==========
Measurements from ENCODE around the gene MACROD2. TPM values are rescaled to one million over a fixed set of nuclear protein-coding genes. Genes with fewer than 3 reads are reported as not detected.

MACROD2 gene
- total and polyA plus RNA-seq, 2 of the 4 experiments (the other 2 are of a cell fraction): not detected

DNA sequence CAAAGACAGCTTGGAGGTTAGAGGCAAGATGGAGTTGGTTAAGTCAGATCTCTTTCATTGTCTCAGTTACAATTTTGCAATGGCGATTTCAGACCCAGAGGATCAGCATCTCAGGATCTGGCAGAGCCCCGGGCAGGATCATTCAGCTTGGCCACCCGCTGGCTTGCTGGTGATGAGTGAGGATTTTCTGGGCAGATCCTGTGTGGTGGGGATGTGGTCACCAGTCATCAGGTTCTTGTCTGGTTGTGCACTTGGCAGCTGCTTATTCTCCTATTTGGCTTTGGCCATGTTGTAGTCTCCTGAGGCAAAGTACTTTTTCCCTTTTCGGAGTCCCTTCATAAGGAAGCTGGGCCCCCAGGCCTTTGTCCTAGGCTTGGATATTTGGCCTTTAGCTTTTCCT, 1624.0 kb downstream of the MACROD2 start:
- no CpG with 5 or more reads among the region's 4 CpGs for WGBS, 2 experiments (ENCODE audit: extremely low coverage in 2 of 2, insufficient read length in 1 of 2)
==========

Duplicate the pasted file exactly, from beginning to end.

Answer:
Measurements from ENCODE around the gene MACROD2. TPM values are rescaled to one million over a fixed set of nuclear protein-coding genes. Genes with fewer than 3 reads are reported as not detected.

MACROD2 gene
- total and polyA plus RNA-seq, 2 of the 4 experiments (the other 2 are of a cell fraction): not detected

DNA sequence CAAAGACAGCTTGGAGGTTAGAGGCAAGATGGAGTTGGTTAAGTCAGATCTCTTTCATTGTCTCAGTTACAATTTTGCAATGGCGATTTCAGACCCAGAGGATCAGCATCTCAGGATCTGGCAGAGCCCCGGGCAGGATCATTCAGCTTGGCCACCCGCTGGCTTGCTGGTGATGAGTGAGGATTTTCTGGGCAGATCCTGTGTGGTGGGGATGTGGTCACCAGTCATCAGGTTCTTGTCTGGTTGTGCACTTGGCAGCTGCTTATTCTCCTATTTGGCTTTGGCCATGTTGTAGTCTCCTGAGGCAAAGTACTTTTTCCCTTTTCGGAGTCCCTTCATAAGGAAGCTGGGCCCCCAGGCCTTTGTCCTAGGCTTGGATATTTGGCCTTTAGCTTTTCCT, 1624.0 kb downstream of the MACROD2 start:
- no CpG with 5 or more reads among the region's 4 CpGs for WGBS, 2 experiments (ENCODE audit: extremely low coverage in 2 of 2, insufficient read length in 1 of 2)